Curriculum Planning

General. The full-time and part-time programs of study leading to the juris doctor degree are the same, each having basic requirements and differing only in the time and sequence of scheduled courses and seminars. While the law faculty is always engaged in program evaluation and change, there are underlying features that remain constant in the legal education offered:

  • Required courses that provide tools of critical analysis in basic areas of substance
  • A balance between courses or methods oriented toward the practical world of the profession and those oriented toward the world of inquiry and understanding
  • A variety of learning processes, including the traditional classroom, the small seminar, independent work, research seminars, clinical or special activities under professional supervision, externships, and field components
  • The relevance of other disciplines or professions in the legal process, when needed

Full-Time Program Required Courses


First Year

Fall Semester Hrs. Spring Semester Hrs.
Civil Procedure4Constitutional Law4
Contracts4Criminal Law3
Legal Rhetoric: Writing and Research I2Legal Rhetoric: Writing and Research II2
Torts4Property4
 Elective2-3

Second Year

Fall Semester Hrs. Spring Semester Hrs.
Criminal Procedure I3Legal Ethics2

Part-Time Program Required Courses


First Year

Fall Semester Hrs. Spring Semester Hrs.
Contracts4Civil Procedure4
Legal Rhetoric: Writing and Research I2Criminal Law3
Torts4Legal Rhetoric: Writing and Research II2

Second Year

Fall Semester Hrs. Spring Semester Hrs.
Constitutional Law4Legal Ethics2
Criminal Procedure I3Property4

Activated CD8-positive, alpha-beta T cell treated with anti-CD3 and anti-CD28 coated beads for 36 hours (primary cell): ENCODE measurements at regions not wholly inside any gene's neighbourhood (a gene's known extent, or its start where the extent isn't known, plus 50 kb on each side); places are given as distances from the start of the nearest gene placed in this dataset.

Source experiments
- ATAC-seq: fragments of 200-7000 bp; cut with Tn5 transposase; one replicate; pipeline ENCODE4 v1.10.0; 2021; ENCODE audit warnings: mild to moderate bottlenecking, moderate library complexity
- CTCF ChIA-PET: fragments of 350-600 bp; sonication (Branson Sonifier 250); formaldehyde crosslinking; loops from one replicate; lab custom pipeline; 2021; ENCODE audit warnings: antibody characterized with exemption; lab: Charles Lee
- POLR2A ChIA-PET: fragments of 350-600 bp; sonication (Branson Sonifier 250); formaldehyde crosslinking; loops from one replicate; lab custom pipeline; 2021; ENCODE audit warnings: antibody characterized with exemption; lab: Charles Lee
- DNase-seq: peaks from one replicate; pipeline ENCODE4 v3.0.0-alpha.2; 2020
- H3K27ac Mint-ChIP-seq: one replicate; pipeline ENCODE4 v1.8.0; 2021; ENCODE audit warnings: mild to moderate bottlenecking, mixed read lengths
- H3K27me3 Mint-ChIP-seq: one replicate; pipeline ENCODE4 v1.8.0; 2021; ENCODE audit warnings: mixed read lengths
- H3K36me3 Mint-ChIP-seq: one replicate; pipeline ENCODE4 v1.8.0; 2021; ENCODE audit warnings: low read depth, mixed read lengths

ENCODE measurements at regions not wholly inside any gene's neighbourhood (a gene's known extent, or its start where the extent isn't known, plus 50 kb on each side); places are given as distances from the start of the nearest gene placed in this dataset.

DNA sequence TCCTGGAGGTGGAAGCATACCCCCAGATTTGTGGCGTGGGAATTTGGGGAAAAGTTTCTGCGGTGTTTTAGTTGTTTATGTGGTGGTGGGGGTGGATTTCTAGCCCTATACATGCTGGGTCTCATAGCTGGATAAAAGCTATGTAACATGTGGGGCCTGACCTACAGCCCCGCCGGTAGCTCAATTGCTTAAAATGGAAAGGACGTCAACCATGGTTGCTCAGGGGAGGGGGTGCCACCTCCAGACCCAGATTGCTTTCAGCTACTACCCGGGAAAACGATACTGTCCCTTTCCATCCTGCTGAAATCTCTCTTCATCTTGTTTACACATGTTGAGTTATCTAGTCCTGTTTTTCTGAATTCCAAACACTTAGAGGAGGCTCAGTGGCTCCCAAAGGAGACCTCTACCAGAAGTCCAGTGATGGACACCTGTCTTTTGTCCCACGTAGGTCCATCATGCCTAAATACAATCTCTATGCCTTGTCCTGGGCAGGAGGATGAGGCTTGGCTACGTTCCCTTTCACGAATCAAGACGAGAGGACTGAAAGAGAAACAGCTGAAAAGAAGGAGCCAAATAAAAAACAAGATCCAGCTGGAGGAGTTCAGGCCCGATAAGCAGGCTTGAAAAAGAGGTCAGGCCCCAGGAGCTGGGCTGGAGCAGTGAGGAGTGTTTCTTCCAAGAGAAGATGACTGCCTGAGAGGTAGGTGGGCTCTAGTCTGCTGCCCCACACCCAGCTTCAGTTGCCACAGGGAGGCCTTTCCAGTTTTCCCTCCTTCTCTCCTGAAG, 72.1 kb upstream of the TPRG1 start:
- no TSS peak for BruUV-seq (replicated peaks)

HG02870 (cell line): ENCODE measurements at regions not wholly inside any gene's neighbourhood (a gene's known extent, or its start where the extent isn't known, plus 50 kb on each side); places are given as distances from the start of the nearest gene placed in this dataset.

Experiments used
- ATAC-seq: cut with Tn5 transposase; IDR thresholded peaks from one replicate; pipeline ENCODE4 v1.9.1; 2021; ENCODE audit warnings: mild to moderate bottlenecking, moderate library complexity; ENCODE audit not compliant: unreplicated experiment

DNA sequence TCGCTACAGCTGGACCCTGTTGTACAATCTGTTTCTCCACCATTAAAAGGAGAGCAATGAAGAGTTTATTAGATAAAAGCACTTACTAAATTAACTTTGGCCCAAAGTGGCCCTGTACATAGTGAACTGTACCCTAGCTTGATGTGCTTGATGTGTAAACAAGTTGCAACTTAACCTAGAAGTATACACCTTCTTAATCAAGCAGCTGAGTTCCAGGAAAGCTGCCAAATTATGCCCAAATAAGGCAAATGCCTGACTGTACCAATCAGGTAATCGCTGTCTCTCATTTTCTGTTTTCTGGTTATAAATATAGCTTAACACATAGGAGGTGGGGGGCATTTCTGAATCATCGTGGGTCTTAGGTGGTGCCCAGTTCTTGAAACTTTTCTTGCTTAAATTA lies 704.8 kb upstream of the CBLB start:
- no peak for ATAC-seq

Electives and Course Sequences. The academic counseling system described below helps each student select among the courses and seminars that constitute the elective portion of the curriculum. While students are encouraged to attend summer programs to meet their individual needs, they should make careful plans in advance and inquire about the possible effects summer programs may have on their total program, on compliance with the Washington College of Law residency requirements, and on their admission to the bars of the states in which they intend to practice. The courts of a few states have adopted rules that require law school graduates who wish to practice in those states to have taken certain courses. Students should determine what courses, if any, are required by the state(s) in which they wish to practice by contacting the state bar examiners. Prior to preregistration for each semester (normally during the latter part of the previous semester), the law school will announce the offerings in elective as well as required courses, followed by a period of counseling and preregistration. Course sequences in areas of concentration from basic to more advanced must be planned carefully to ensure proper completion of prerequisites for advanced courses. Academic planning materials are available from the registrar and the dean of students.